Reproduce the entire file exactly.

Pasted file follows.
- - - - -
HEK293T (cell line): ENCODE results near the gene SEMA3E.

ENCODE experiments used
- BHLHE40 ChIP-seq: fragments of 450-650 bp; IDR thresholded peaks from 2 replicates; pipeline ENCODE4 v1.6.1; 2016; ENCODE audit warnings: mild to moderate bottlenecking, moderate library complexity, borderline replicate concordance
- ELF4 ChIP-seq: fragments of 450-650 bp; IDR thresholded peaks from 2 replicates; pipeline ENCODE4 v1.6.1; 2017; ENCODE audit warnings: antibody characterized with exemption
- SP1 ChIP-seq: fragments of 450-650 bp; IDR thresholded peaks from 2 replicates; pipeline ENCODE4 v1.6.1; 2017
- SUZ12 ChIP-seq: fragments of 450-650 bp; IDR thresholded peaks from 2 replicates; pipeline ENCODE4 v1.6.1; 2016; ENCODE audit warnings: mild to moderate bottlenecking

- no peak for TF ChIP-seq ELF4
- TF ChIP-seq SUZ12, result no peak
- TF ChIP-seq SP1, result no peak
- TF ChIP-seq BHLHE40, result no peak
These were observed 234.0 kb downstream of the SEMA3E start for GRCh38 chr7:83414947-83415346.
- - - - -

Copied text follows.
HEK293T (cell line): ENCODE results near the gene SEMA3E.

ENCODE experiments used
- BHLHE40 ChIP-seq: fragments of 450-650 bp; IDR thresholded peaks from 2 replicates; pipeline ENCODE4 v1.6.1; 2016; ENCODE audit warnings: mild to moderate bottlenecking, moderate library complexity, borderline replicate concordance
- ELF4 ChIP-seq: fragments of 450-650 bp; IDR thresholded peaks from 2 replicates; pipeline ENCODE4 v1.6.1; 2017; ENCODE audit warnings: antibody characterized with exemption
- SP1 ChIP-seq: fragments of 450-650 bp; IDR thresholded peaks from 2 replicates; pipeline ENCODE4 v1.6.1; 2017
- SUZ12 ChIP-seq: fragments of 450-650 bp; IDR thresholded peaks from 2 replicates; pipeline ENCODE4 v1.6.1; 2016; ENCODE audit warnings: mild to moderate bottlenecking

- no peak for TF ChIP-seq ELF4
- TF ChIP-seq SUZ12, result no peak
- TF ChIP-seq SP1, result no peak
- TF ChIP-seq BHLHE40, result no peak
These were observed 234.0 kb downstream of the SEMA3E start for GRCh38 chr7:83414947-83415346.